City needs to solve King Street congestion, councillors say

A city staff report says the King streetcar route is the busiest surface transit route in the city and it suggests building sections of dedicated streetcar lanes to move people more efficiently.

Council will mull a revamp of busy King Street in December when it looks at downtown plan

Coun. Michael Thompson said a pilot project involving King Street is expected to begin early in the new year.

Two city councillors say King Street congestion is a significant problem that needs attention from council but solving the issue will require juggling the needs of transit riders, businesses and motorists.

Coun. Michael Thompson, who represents Ward 37, Scarborough Centre, said council is expected to look at a detailed plan for downtown before the holidays and is expected to approve a pilot project for King Street early in the new year.

That downtown plan includes a proposal to add a dedicated streetcar lane on sections of King Street.

The Toronto and East York Community Council is expected to consider the plan at its Nov.15 meeting. The plan is expected to go to the full city council on Dec. 13.

Details of the plan are contained in the TOcore: Planning Downtown, Proposals Report, which says the 504 King streetcar route is the busiest surface transit route in the city, "carrying over 65,000 riders on an average day." 

Thompson said the city has received many complaints about the King Street streetcar because the street is so congested.
Coun. Pam McConnell says the city plan for downtown, including King Street, is "very preliminary." (CBC)

"We need to figure out solutions in terms of new ideas, to be innovative in terms of how we can actually respond to the needs and challenges that are faced by transit riders, recognizing that there are other impacts as well. We need to study and review what those are," he said.

"I understand that we're late to the dance, so to speak, because of the congestion."

Coun. Pam McConnell, who represents Ward 28, Toronto Centre-Rosedale, said the downtown plan is "very preliminary" and the public needs to be consulted before any decisions are made. The congestion on King Street downtown is "unbelievable," she said.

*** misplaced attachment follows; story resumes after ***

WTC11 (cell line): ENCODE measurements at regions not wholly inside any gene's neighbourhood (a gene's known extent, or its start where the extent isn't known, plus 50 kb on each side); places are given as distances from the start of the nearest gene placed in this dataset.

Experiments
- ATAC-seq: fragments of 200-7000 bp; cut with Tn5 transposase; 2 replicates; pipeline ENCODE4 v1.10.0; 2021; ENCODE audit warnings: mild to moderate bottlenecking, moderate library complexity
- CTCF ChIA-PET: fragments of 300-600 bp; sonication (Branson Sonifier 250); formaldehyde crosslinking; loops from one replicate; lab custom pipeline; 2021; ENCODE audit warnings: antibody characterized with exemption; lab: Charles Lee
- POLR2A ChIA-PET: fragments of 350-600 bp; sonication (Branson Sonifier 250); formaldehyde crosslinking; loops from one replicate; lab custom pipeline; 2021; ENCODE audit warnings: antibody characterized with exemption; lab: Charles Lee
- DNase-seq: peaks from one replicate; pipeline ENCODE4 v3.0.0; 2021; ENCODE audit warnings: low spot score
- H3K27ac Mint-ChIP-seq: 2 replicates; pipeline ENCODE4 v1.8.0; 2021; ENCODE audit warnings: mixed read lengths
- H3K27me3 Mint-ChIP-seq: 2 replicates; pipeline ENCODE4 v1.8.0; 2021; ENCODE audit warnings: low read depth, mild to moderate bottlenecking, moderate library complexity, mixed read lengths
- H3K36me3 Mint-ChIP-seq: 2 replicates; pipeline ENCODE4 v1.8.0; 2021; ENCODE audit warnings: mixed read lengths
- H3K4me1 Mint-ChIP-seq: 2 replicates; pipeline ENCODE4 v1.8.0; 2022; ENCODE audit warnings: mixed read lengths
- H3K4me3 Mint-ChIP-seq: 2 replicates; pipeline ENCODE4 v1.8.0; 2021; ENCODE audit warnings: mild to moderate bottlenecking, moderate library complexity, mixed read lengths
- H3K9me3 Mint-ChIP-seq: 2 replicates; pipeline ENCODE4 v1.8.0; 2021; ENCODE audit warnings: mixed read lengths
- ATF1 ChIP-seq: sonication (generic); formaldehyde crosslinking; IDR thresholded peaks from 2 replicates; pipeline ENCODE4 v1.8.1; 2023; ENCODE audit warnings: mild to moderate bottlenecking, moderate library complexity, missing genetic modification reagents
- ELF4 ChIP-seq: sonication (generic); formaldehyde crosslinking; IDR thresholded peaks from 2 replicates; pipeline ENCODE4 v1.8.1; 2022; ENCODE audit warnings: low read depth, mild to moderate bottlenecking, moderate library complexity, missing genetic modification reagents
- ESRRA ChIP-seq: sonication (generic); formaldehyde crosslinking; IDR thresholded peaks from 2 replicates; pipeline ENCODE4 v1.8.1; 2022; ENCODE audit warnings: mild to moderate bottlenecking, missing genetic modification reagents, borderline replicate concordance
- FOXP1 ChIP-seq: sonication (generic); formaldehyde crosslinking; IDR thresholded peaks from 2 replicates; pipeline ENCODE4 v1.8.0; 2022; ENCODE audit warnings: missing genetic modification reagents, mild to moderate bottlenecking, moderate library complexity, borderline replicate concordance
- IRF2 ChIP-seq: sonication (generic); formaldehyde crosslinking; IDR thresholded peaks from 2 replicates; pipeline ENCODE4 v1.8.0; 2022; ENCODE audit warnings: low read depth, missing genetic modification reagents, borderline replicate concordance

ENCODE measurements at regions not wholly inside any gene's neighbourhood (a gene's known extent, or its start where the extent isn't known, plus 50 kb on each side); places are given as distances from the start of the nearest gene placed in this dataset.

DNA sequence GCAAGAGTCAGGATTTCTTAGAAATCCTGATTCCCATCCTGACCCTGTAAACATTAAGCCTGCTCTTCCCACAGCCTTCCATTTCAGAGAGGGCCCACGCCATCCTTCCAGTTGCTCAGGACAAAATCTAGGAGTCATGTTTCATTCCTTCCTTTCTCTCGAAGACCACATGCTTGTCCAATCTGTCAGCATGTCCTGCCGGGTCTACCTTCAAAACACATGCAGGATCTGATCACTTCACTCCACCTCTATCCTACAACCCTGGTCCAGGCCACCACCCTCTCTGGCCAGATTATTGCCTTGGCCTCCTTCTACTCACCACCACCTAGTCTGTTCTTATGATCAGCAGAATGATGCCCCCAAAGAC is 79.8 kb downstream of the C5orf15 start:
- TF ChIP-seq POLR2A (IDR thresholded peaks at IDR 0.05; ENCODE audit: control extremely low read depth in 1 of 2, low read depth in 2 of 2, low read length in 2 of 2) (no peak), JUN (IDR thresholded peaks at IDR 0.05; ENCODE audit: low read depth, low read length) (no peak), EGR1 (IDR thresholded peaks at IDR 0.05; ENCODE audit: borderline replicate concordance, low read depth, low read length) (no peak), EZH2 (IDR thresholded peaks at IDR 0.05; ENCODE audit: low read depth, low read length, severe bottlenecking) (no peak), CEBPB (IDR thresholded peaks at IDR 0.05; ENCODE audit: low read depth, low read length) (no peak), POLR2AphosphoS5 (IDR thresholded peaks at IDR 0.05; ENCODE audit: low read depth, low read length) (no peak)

"It's most congested of any part of the city. So we want to be able to move people quick but we also want to make sure we don't impact businesses," she said.

The report says "significant" growth of pedestrians and new developments in the area have meant the TTC has struggled to provide reliable service along the mixed traffic route.

"Streetcar operations have suffered from slow travel speeds, delays caused by traffic signals and turning vehicles, unreliable headways leading to bunching, and long dwell times at busy transit stops," the report says.
A city staff report on the future of the downtown core includes a pilot project to create a dedicated streetcar lane on parts of King Street between Dufferin and River Streets. (CBC)

"The significant growth of pedestrian activity from the new developments around King Street coupled with the longer passenger service times required to serve the increasing ridership, has reduced the traffic capacity of King Street.

"Simply put, it has become difficult to provide reliable service with the current streetcars operating in a mixed traffic environment."

The report notes that any solution that would aid the King streetcar would involve "tradeoffs" between transit, car traffic and street parking. It says King Street could become what it calls a "transit-priority street."

"Transformed King Street will need to distinguish itself from its parallel companion streets, amplifying its qualities and role of primarily moving people by public transit," it says. 

The city has said it will study the King corridor between Dufferin Street in the west and River Street in the east with an aim to move people more efficiently.

Rapid growth threatens 'liveability'

At the November meeting, the community council will consider two recommendations from the city's planning division: one is to have public consultation on the downtown plan; the other is to have Chief Planner Jennifer Keesmaat develop a secondary plan for downtown.
The city's planning division is recommending that Chief Planner Jennifer Keesmaat develop a secondary plan for downtown that would update what the city calls its "downtown planning framework to shape future growth." (CBC)

"TOcore is a response to the rapid growth and intensification of downtown that is placing pressure on finite physical and social infrastructure assets and that is occurring in a pattern and at an intensity that is beginning to threaten the liveability of the heart of the city," reads the item to be considered. 

A secondary plan would update what the city calls its "downtown planning framework to shape future growth" and outline how infrastructure money will be needed to achieve the vision detailed in TOcore.

According to the King Street Visioning Study, a pilot project could create a dedicated right-of-way for streetcars on sections of King.

The city says about 10,000 new residents move into Toronto's downtown every year. That rate of growth means the city's downtown population could increase from 250,000 currently to 475,000 in 2041. 

With files from Muriel Draaisma


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